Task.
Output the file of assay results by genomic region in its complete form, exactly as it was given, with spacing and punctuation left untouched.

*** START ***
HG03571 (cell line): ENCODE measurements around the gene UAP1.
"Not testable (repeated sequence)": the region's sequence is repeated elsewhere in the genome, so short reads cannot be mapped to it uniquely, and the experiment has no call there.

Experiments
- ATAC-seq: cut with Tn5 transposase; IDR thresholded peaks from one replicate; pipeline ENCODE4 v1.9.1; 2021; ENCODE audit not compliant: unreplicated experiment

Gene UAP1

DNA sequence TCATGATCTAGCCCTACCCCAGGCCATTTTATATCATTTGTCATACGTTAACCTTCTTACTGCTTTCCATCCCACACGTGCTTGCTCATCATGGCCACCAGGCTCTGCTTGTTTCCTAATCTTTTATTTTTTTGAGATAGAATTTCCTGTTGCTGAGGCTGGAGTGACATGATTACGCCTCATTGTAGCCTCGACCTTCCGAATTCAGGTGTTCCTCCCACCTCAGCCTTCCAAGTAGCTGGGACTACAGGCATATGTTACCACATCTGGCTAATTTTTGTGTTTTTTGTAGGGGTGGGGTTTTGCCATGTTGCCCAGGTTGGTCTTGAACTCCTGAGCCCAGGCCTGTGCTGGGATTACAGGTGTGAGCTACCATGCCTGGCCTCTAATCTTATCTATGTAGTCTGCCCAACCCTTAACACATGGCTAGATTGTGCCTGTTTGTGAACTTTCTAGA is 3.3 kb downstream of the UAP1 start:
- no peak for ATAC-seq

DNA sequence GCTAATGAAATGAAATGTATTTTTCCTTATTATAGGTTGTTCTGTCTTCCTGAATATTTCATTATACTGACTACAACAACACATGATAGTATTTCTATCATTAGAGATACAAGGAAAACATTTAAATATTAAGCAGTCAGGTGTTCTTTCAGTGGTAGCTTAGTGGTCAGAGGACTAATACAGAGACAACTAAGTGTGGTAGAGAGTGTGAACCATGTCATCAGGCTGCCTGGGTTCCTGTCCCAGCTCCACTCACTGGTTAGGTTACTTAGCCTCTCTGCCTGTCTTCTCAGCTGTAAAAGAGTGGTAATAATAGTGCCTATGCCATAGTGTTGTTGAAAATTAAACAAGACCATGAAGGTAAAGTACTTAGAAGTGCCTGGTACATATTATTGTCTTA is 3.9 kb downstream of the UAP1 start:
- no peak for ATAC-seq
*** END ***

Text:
HG03571 (cell line): ENCODE measurements around the gene UAP1.
"Not testable (repeated sequence)": the region's sequence is repeated elsewhere in the genome, so short reads cannot be mapped to it uniquely, and the experiment has no call there.

Experiments
- ATAC-seq: cut with Tn5 transposase; IDR thresholded peaks from one replicate; pipeline ENCODE4 v1.9.1; 2021; ENCODE audit not compliant: unreplicated experiment

Gene UAP1

DNA sequence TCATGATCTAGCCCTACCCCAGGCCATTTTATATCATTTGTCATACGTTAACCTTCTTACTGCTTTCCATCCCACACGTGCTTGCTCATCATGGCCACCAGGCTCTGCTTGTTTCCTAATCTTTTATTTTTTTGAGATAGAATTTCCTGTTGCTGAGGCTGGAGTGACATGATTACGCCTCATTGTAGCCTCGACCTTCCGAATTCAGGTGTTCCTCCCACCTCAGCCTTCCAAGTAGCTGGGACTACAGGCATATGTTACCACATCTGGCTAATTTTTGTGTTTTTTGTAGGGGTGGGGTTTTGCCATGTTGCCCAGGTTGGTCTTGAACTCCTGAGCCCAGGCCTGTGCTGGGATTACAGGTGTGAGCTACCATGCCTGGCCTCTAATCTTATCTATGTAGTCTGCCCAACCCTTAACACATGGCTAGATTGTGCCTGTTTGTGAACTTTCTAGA is 3.3 kb downstream of the UAP1 start:
- no peak for ATAC-seq

DNA sequence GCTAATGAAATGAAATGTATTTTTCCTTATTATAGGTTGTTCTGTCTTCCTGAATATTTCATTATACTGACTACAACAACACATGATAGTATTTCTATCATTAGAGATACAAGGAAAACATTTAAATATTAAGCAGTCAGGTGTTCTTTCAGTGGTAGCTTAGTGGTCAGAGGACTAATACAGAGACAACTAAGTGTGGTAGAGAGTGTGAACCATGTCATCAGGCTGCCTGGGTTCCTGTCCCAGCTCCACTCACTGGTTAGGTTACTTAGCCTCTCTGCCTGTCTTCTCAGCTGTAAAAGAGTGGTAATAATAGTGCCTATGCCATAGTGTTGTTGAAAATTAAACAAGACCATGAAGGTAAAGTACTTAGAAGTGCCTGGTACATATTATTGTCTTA is 3.9 kb downstream of the UAP1 start:
- no peak for ATAC-seq